Over the past decade, Tamasaburo has moved more and more away from Kabuki. He says it remains his artistic anchor and he still performs every year at Kabuki-za. This year, for instance, he’s only appearing there for two months out of the year. There are many reasons: He’s growing older, the pace of three performances a day is too demanding, and as he puts it, “The world outside of Kabuki is more interesting to me now.” He has directed films and plays, done a film series performing traditional dances and regularly takes up offers to collaborate with visiting directors or choreographers.

Occasionally, critics or other artists say that Tamasaburo has become a dilettante, picking up projects like so many hobbies. His work is dazzling to look at, they say, but too much the vision of an interior decorator and not enough of an artist with something new to say. But there is always an audience, and Tamasaburo says there is something driving him: finding the link between the onnagata tradition and other forms of theater.


Tamasaburo’s method is usually to wait for someone else to make the link. Often, when musicians or filmmakers or artists of one sort or another visit Tokyo, meeting Tamasaburo is on their list of things to do. “Sometimes I feel like a tourist’s monument,” he says, explaining how visitors from abroad love to come to his dressing room and watch him be transformed under the layers of rich brocade, the billowy butterfly bow sash, the elaborately sculpted high wig and the heavy white makeup.

But sometimes these encounters spark an idea. He met cellist Yo-Yo Ma this way, and wound up performing a dance to Ma’s musical accompaniment. Pianist Emanuel Ax, too, was taken with the idea of collaborating with Tamasaburo. This month in Tokyo, Tamasaburo is performing a dance he arranged with Belgian choreographer Maurice Bejart, and next year he will play Queen Elizabeth I in a revival of Spanish writer Francisco Ors’ “Contradanza-Contradanza-Contradanza” directed by Nuria Espert.


Some might be tempted to think that all this is the height of camp: playful and knowing productions based on Tamasaburo’s sexual role-playing. But that is not at all how he is seen in Japan.


The idea of caricature does not enter into the onnagata’s role in Kabuki plays or Tamasaburo’s non-Kabuki roles. There is nothing reminiscent of Barry Humphries as Dame Edna nor the comedy of Dustin Hoffman as Tootsie and Robin Williams as Mrs. Doubtfire. Instead, Tamasaburo’s appeal seems to rest more on the stylized illusion he creates.

Quite a few theories have been devised on why the theme of sexual ambivalence is so popular in Japan, and not just in Kabuki. Comic books for young girls are filled with stories featuring androgynous, beautiful young princes or samurai. One of the most popular theater groups among young girls is the all-female Takarazuka Theater. One reason often given is that in Japan--like most places, but even more so--part of growing up is learning to play the role of one’s sex. Hence, from pop culture to high art, the appeal of sexual ambivalence is that it offers an escape.

When Wajda came up with the idea for “Nastasya,” the allure of Tamasaburo was not the promise of escapism but the power of his stylized acting. Wajda wrote of Tamasaburo’s “creative stylized beauty” after seeing him perform for the first time. Wajda likened the effect to the shock Europeans felt when they first saw Japanese artist Utamaro’s wood block prints, done in the late 18th Century, of geisha and Japan’s floating world of the pleasure quarters. Wajda wanted that shock, the tension between the creative and the stylized, for “Nastasya.”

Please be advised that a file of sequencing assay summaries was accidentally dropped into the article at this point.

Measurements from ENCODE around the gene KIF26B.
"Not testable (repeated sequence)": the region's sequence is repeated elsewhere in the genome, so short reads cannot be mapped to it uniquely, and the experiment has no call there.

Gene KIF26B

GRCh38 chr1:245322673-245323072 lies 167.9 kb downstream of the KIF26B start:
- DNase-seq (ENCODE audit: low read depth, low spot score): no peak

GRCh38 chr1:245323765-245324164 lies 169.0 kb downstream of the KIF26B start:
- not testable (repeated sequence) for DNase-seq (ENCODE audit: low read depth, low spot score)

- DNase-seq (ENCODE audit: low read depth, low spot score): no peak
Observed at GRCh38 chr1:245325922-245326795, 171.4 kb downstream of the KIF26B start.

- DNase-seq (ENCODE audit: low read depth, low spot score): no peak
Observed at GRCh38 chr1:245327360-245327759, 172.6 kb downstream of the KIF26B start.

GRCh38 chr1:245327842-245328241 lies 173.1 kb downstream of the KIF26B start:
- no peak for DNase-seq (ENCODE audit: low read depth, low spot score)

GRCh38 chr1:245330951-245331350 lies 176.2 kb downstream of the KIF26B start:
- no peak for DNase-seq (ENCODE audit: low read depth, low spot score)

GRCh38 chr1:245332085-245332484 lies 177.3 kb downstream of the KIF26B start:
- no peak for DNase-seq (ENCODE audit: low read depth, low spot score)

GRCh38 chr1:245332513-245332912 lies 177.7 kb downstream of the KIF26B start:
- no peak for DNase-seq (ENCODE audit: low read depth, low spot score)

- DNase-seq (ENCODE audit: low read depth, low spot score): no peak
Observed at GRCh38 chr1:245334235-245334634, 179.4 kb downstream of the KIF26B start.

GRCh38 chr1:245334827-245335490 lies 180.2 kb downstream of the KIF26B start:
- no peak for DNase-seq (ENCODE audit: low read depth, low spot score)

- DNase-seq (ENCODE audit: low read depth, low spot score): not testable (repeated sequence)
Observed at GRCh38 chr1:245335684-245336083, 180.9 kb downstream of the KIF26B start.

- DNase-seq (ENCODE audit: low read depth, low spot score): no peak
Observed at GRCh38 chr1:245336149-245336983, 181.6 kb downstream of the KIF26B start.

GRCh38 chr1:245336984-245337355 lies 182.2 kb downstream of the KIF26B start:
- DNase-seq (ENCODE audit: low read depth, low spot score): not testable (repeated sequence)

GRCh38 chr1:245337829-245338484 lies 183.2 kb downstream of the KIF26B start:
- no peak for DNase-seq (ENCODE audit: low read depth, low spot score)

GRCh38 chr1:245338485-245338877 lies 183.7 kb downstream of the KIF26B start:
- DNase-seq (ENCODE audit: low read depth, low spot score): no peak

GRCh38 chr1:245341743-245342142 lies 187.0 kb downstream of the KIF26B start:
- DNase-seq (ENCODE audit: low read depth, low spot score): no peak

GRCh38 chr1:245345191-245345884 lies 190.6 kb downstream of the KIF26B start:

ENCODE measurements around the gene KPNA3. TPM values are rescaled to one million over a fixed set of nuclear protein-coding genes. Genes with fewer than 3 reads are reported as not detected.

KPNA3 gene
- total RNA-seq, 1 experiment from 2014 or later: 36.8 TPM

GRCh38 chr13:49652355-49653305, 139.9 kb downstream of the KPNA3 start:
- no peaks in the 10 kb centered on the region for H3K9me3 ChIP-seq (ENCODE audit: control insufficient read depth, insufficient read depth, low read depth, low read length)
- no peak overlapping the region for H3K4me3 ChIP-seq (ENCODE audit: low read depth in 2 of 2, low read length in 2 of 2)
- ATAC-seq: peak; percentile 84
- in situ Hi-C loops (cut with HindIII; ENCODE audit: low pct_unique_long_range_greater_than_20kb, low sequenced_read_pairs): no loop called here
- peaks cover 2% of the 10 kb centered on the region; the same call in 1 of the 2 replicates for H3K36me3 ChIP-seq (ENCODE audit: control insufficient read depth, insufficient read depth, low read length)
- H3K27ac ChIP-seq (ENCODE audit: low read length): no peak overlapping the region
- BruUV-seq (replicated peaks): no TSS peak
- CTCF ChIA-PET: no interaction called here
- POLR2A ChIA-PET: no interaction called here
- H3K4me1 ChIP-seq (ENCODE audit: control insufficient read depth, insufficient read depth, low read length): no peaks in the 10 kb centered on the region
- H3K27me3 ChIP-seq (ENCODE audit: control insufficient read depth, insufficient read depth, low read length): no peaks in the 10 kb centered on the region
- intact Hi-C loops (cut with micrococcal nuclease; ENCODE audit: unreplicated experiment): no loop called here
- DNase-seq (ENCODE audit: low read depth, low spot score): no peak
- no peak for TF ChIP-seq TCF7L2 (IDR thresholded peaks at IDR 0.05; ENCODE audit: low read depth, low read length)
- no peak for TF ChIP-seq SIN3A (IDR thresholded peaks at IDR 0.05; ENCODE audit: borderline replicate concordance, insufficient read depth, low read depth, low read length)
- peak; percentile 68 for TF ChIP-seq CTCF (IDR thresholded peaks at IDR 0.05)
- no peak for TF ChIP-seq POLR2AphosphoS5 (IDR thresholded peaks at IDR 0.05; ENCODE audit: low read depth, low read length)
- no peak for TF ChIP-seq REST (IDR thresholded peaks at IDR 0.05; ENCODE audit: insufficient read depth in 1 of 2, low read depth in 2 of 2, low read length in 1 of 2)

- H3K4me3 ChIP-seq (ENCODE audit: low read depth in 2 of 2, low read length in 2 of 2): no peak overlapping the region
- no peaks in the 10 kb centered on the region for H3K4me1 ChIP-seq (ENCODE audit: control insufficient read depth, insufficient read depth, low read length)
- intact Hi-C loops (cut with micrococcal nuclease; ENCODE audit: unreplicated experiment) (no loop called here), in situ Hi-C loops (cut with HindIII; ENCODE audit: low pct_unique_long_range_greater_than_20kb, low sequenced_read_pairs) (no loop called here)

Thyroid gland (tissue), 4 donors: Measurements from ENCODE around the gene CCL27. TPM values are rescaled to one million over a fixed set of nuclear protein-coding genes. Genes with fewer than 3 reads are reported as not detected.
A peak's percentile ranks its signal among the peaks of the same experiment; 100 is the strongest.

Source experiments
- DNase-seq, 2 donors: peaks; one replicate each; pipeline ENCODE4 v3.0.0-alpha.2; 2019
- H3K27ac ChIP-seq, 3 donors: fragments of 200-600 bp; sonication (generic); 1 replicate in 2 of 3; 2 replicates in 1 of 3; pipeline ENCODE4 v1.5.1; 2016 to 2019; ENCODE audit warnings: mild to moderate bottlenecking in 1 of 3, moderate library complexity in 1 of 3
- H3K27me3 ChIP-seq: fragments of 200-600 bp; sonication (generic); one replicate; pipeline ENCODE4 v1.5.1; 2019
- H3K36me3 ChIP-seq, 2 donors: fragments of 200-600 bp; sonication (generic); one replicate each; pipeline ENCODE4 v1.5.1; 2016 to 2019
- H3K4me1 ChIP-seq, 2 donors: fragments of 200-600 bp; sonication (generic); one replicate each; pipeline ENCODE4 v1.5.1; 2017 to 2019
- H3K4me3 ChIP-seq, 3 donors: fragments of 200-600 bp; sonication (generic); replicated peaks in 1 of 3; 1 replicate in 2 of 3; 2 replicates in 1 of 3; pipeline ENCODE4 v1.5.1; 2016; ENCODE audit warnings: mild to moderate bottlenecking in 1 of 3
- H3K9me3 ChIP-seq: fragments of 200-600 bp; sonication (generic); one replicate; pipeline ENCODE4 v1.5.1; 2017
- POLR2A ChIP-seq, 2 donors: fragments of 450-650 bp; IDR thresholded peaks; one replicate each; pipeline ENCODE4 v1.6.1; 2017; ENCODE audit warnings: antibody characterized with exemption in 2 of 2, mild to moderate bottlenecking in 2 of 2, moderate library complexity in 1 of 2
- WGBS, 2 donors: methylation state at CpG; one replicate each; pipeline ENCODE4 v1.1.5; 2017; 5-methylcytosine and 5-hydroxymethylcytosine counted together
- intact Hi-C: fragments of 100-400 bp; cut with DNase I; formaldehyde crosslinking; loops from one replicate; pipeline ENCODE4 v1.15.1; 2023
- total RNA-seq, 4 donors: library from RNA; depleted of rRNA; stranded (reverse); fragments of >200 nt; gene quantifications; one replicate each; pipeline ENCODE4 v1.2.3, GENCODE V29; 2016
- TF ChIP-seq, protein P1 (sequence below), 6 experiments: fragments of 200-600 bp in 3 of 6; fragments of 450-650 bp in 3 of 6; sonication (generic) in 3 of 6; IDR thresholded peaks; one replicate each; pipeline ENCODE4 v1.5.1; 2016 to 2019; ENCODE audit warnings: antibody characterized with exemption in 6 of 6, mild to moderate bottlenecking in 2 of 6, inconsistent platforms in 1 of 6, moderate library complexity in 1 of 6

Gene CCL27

At first, Tamasaburo was wary of Wajda and his project. “I was scared of the material, I was scared of the whole idea of switching from man to woman,” he says, pretending for a minute that he is on the set in Warsaw so he can explain how he and Wajda worked together. He perches himself daintily on the edge of the couch and mimics drawing around his shoulders the flowing lace shawl that in the film represents the character of Nastasya. Her character came easily, he says. The imaginary shawl falls away and Tamasaburo takes the part of Prince Myshkin.


“Wajda would be right here,” he says as though it’s a rehearsal and the director is hovering by his side. “He’d just tell me details and details. How to move my hands, how to sit, how to talk, how to find the innocent and lonely part of me that is just like Prince Myshkin.”

Tamasaburo is a perfectionist, almost dictatorial about controlling every detail around him; “Nastasya” is a study of controlled acting. This desire for control is one of the main reasons Tamasaburo has been drawn increasingly to film and away from the Kabuki stage.

“Ever since I was young, I wanted to create my own world. That’s what I am doing now by making films,” he says. With film, unlike the stage, Tamasaburo feels he has been able to capture the exact performance he wants to capture. In his dance films, he has set out to preserve his version of his onnagata talent in static, unchanging documents. And with “Nastasya,” his most unusual venture outside of Kabuki has been preserved as well.

Tamasaburo says “Nastasya” allowed him to create a world of his own making. By working with Wajda, he was able to draw on the onnagata tradition and create something new. He no longer believes that being an onnagata is, as the 17th-Century master Ayame Yoshizawa said, a way of life. He no longer cares that many in the Kabuki world think this is heretical. There is no great divide, he says, between creating the illusion of a Kabuki courtesan or a character out of Dostoevsky. “Maybe Wajda saw something universal in the way I act. If I didn’t believe this, I could never do what I do. I could never have acted in ‘Nastasya.’ ”


This is the key to Tamasaburo’s work: his claim that his acting tradition, so utterly vernacular and tied to Japan, can be transformed into something universal. He has staked out his territory as if he has become a product of his imagination or, as he puts it, a minstrel living out his dreams. In Japan, Tamasaburo’s territory is an established one; he is about to find out whether it travels across borders.